CAIRNS at St. Andrews Episcopal Church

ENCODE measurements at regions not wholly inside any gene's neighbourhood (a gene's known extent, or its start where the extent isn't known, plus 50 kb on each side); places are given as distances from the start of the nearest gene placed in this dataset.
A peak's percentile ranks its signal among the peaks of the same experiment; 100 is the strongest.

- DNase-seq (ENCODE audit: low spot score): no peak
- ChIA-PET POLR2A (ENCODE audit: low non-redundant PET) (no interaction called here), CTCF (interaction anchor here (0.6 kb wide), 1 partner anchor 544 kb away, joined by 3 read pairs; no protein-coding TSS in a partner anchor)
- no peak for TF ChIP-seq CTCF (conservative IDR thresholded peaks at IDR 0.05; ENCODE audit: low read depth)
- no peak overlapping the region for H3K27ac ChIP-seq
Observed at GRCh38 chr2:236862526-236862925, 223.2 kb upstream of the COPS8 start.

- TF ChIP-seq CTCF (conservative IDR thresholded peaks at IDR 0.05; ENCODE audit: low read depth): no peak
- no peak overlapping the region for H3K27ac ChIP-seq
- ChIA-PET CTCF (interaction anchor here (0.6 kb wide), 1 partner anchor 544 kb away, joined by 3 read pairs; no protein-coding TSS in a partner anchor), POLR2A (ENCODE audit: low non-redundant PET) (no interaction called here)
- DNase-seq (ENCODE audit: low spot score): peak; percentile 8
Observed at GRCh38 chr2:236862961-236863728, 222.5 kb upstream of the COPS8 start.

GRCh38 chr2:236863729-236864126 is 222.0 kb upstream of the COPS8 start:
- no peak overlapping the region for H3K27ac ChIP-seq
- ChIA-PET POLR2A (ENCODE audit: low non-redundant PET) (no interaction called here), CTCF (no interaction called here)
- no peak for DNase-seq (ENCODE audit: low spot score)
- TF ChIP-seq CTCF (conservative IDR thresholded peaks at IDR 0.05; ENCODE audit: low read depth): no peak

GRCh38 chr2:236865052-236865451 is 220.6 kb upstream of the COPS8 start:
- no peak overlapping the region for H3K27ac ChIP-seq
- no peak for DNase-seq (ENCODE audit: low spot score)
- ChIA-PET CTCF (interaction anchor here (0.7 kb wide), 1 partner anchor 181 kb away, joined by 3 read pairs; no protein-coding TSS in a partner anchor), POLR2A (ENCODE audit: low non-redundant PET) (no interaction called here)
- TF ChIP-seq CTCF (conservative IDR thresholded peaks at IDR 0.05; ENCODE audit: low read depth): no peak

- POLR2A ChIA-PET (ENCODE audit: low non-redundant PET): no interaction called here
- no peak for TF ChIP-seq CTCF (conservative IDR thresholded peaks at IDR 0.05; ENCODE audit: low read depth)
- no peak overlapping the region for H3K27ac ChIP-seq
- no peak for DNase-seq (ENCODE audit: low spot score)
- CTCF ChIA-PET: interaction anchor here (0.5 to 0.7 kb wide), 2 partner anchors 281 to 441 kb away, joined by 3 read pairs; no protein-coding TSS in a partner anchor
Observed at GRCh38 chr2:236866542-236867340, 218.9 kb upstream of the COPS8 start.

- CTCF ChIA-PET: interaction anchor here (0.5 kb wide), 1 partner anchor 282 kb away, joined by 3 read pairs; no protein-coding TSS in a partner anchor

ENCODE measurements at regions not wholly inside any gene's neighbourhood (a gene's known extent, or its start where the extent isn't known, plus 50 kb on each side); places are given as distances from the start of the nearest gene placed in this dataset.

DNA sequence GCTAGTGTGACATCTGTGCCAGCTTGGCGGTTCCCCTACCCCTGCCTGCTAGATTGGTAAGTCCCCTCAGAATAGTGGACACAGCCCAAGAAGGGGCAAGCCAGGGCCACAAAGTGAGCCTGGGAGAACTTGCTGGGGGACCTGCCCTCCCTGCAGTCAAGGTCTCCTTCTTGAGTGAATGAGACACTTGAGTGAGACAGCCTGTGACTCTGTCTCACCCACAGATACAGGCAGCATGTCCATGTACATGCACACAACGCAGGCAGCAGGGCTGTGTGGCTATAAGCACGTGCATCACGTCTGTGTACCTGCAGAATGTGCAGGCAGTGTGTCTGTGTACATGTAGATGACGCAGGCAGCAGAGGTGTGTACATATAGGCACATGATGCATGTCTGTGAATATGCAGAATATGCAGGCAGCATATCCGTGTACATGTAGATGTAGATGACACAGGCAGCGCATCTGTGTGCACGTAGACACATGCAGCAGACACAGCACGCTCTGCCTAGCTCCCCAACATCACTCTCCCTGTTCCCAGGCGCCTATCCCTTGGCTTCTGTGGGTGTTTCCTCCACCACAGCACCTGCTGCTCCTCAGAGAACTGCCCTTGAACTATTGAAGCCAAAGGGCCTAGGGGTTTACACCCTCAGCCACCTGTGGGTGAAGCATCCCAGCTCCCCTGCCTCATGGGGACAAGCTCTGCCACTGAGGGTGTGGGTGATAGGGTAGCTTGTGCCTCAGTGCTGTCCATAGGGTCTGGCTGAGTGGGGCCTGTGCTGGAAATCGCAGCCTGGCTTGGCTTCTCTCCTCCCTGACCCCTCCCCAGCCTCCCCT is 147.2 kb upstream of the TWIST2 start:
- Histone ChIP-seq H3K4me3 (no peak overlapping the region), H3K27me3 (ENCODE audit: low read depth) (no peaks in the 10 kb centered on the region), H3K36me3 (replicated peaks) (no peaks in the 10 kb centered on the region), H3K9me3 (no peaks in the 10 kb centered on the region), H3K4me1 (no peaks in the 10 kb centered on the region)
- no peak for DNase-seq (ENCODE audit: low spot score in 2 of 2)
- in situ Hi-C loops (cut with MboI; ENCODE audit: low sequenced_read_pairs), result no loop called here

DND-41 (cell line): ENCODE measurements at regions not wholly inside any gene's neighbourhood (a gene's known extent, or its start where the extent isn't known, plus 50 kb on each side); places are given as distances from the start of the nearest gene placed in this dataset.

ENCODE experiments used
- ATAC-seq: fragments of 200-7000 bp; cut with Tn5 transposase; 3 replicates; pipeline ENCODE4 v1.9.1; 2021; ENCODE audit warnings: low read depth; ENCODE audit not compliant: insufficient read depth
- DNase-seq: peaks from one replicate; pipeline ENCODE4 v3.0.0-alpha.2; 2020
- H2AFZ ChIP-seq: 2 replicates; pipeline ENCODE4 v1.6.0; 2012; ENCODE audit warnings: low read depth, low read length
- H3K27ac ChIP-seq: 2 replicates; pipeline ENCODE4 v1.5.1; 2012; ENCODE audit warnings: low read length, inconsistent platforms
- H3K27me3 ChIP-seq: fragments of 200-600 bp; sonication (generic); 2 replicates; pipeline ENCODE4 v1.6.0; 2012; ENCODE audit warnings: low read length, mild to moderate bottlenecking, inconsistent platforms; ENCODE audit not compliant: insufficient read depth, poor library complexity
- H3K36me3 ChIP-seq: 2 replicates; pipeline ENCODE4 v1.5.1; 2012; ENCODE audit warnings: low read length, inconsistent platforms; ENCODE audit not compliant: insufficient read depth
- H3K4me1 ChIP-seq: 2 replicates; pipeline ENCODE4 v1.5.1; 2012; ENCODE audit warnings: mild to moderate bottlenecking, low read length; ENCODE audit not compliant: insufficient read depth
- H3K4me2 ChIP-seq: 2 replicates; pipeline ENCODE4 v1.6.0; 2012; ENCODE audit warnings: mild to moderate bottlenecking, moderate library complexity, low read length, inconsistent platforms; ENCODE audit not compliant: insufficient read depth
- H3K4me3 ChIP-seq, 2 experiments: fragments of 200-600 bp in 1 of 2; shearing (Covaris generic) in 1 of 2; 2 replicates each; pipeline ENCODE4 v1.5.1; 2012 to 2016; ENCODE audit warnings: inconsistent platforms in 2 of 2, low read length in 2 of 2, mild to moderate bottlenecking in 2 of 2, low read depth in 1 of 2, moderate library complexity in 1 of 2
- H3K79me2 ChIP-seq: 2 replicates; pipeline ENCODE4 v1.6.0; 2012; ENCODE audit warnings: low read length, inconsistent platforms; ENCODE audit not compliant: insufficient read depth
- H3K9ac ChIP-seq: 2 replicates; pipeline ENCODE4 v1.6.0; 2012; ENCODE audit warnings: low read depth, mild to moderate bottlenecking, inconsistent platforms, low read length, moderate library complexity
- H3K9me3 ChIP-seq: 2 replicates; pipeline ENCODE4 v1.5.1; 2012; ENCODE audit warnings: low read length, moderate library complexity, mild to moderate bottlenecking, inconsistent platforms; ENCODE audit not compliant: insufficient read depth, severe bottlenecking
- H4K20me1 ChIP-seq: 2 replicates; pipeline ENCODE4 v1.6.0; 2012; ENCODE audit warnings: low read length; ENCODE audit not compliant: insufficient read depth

Early this morning the CAIRNS director traveled from our office in Lacreek District of Pine Ridge Reservation to St. Andrews Episcopal Church in Rapid City, which is located within the lands of what was originally the Rapid City Indian School and then later Sioux Sanitorium. The church was one of a number of churches that benefited from a 1948 Act by the U.S. Congress. That Act enabled the Secretary of the Interior to “convey without compensation” any of the Sioux Sanatorium lands "to the city of Rapid City for municipal purposes, or to any public-school district for educational purposes, or to the State of South Dakota for use by the South Dakota National Guard.” In addition, the Act stipulated that the “Secretary may also in his descretion convey to any church organization for religious purposes, upon receipt of the reasonable value of such lands, any of such lands not conveyed for any of the purposes above named.” These four named entities—Rapid City, the city’s public school district, the State of South Dakota, and church organizations—were and continue to be beneficiaries of this Act. A fifth named “entity” did not benefit from this Act. That entity was “needy Indians.” This morning’s discussion touched on this Act as well as the current Remember the Children art project that seeks to commemorate American Indian children who attended the school. The mostly secret project is privately funded and the commissioned sculptor is the South Dakota Artist Laureate, a non-tribal citizen. No other artists, American Indian or non-Indian, were allowed to compete for the project. Again, even today, the only people not benefiting from the Sioux Indian lands are American Indians.